Return Rate is the percentage of orders returned to you over a specific period.
When you’re operating your ecommerce store, seeing how many returns you get during a specific timeframe is important. Why?
An ecommerce return rate is a key metric that offers insight into how your business is doing and how customers receive and value your products.
Tydo defines your return rate as the percentage of orders returned to you over a specific period.
If you’re seeing a large volume of returns in any period, it could spell trouble for different areas of the business, such as your growth rate, and impact cash flow. High return rates usually indicate friction somewhere in the buyer’s journey. Ask these questions:
For retailers and ecommerce businesses alike, tracking return rate helps you manage your inventory more effectively. Other benefits of tracking this metric include the following:
Return rate = (the number of orders with a return / total orders) x 100
Data sources: Shopify
Suppose you run an apparel store on Shopify.
In June, there were 10,000 online orders placed on your site, but out of those 10,000 orders, 950 were returned.
Using the formula, you can calculate your return rate for June as (950/10,000) x100 = 9.5%
Return Rate is like choosing a wine for your dinner party. You might try different variations at the wine store, but you’ll send back options until you find one that suits your spread.
It’s expected for businesses to have a return rate. With consumers used to online shopping on platforms like Amazon, product returns are now a key part of the shopping experience (especially after the COVID-19 pandemic).
Randy McHugh, retention marketing expert, says that depending on the category, a general benchmark for brands is a 25% to 30% customer return rate. But for every return, there are shipping costs a brand needs to cover.
As much as returns are viewed as a cost center for brands, there’s an opportunity to redefine them into a profit center and save money. Jonathan Poma, founder and CEO of Loop, says that returns don’t have to equate to refunds. Instead, you can look for ways to improve the customer experience and keep them shopping. Consider offering store credit or exchanges rather than a straight refund.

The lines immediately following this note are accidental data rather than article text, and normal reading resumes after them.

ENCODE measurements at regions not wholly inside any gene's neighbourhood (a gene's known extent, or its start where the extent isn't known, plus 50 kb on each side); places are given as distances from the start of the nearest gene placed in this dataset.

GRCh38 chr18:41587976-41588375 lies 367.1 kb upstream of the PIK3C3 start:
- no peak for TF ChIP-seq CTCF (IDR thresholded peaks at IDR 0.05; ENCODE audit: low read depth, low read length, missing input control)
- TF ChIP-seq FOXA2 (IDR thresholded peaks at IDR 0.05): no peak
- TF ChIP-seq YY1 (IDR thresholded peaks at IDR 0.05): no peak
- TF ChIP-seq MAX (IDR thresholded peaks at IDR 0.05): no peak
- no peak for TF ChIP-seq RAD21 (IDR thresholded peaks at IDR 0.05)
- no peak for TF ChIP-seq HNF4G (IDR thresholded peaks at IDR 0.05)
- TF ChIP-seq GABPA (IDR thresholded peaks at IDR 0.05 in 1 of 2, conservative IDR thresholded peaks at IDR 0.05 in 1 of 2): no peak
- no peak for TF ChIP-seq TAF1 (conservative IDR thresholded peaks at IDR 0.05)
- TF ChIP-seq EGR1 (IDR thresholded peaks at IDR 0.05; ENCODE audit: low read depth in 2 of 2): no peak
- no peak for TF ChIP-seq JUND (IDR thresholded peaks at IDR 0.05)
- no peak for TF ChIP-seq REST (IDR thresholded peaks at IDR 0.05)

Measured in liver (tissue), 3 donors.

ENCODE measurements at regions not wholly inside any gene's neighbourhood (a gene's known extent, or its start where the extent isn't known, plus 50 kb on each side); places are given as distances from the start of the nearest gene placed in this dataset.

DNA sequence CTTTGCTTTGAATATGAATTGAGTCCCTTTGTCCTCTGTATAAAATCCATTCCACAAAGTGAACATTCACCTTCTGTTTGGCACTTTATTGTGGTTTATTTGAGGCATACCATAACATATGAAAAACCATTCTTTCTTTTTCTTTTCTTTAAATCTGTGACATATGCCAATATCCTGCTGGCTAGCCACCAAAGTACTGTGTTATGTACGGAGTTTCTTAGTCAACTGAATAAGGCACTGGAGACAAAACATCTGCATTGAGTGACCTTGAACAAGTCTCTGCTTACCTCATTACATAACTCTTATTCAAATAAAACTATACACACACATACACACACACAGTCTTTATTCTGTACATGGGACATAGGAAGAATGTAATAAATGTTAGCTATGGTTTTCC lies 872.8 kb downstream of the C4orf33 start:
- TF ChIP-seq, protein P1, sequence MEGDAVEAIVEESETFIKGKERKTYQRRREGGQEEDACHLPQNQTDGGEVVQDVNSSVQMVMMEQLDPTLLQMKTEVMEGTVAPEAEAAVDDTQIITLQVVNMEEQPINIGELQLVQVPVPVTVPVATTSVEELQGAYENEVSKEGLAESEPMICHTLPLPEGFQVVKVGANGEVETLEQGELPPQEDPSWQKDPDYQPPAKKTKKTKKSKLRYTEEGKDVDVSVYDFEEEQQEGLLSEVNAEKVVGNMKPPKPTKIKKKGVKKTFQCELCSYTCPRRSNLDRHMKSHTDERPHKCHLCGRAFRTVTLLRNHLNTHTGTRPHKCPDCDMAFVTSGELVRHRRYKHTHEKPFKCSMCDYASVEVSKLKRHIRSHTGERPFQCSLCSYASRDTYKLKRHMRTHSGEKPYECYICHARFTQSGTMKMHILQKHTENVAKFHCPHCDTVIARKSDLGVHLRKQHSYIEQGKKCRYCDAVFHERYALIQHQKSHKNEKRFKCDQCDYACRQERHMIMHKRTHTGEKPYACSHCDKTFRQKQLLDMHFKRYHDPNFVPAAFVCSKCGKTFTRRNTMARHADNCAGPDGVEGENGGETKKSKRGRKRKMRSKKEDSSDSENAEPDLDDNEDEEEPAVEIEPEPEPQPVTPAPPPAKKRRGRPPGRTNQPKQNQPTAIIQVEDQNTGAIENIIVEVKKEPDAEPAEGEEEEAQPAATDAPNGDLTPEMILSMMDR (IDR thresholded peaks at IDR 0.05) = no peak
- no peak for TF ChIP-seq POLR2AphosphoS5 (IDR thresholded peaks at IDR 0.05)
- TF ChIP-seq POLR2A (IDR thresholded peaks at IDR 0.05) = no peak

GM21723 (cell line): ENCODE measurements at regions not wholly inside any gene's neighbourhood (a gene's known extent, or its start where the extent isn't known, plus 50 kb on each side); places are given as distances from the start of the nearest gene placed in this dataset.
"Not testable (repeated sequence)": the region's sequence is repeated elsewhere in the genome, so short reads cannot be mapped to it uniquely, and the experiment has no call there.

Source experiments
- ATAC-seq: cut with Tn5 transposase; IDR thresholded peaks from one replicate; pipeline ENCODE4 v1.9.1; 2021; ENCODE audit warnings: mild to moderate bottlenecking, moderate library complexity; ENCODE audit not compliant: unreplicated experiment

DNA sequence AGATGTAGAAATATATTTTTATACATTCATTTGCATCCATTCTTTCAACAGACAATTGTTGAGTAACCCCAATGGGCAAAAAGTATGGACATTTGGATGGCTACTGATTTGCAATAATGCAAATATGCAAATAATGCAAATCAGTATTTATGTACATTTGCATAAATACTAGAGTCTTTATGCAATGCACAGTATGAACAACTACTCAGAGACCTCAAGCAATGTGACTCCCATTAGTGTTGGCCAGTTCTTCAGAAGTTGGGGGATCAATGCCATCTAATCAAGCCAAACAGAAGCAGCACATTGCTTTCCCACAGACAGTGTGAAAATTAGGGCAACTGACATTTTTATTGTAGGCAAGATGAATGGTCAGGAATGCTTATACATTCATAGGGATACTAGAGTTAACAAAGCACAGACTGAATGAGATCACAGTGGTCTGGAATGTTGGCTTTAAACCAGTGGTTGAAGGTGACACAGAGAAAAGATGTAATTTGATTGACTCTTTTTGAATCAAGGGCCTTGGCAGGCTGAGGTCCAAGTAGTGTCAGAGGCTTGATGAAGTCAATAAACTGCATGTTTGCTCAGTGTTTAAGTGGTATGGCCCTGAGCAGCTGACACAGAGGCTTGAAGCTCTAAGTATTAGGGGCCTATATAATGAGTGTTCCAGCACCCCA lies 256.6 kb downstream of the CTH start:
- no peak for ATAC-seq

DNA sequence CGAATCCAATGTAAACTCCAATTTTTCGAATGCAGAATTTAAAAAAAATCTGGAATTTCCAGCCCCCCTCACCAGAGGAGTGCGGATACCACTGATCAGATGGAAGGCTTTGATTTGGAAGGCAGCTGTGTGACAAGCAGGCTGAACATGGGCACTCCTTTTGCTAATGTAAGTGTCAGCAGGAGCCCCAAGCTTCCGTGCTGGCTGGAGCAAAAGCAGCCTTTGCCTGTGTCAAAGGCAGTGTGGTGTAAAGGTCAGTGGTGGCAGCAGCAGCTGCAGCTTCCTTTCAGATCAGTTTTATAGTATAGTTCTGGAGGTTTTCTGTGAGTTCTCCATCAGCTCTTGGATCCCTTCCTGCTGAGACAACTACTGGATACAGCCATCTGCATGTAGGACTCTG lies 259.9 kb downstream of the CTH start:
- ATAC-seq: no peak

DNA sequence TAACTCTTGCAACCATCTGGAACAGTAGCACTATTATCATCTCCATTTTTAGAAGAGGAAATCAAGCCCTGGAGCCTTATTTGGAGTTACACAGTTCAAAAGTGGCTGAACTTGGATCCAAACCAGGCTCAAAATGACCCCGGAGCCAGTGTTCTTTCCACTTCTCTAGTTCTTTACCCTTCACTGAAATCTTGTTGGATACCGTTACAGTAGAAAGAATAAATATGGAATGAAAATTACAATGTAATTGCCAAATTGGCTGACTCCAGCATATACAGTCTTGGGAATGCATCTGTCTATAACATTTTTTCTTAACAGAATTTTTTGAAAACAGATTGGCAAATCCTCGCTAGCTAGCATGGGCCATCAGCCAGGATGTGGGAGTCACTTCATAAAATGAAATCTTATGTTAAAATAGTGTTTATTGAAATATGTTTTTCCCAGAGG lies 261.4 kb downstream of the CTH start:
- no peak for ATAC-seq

Another aspect online retailers need to consider is return fraud, which causes some of the biggest losses for online retailers and those with brick-and-mortar stores.
Small businesses that have many returns will see a direct impact on their bottom line, Poma says. And for larger brands, the costs can balloon to tens of thousands of dollars monthly.
Alex Greifeld, an ecommerce marketing expert, says an average ecommerce return rate gives you insight into various aspects of the business, namely, does the product quality match the marketing?
Other questions to ask include:
Product quality vs. pricing – If the marketing copy doesn’t match the product quality and respective pricing, expect returns.
Product descriptions and imagery – Images and descriptions make an impression on the customer and their shopping experience. It’s important to highlight descriptions as accurately as possible and use return data to finesse product description pages (PDP) to reduce returns in the future.
Customer Experience and expectations – Focusing on customer loyalty and their shopping journey, from initial purchase to delivery, leads to more revenue and makes it more likely they’ll continue to be customers. Optimize your website so that ordering is simple and accessible.
Shipping and packaging – Use tools, such as Wonderment, to inform your ecommerce customers about the shipping and delivery process post-purchase. Doing so will improve the customer experience, boost repeat purchase rates, and increase lifetime value.
Looking to reduce your return rate of online purchases? The first place to start is education. Product description pages (PDPs) are essential in providing as much data as possible to shoppers so that they can make an informed choice.
What should you include in your product descriptions? Features such as:
Reviews, unboxings, and social proof from other shoppers help make your customer more confident during their buying journey, which helps reduce return rates. User-generated content (UGC) is extremely helpful here. Seeing how users interact with your products empowers shoppers. Because this UGC content differs from paid ads or paid creators (as unpaid customers traditionally create it), it helps your brand appear more trustworthy. Customers can see how the product would work in ‘real life.’
Use post-purchase email flows and SMS to stay connected to customers. One of the best things ecommerce businesses can do is communicate clearly with customers. Doing so also keeps brands top-of-mind when customers consider their next purchase.
Educating customers on your return process and procedures — such as offering free return shipping – reduces friction, too. In post-purchase email flows and shipping updates, include copy that highlights return information, so there’s no confusion.
Here’s an idea: instead of directing the customer straight to a refund, Jonathan Poma of Loop recommends offering an exchange or store credit. Why?
It saves time and resources for everyone involved. Going through a return process, online or in-store, is often a hassle for customers. The faster online shoppers can get an exchange or credit on their returned items, the faster they’ll take the next step (repurchasing), thanks to a better experience.
Make it easy for customers to get the help they need at every step in the buying journey.
Offering live chat is a helpful tool in saving time for both you and your customer. Plus, it gives your business a chance to answer any questions before a customer places an order on your online store. If they need to make an online return, connecting with live chat provides an opportunity to resolve the issue even more quickly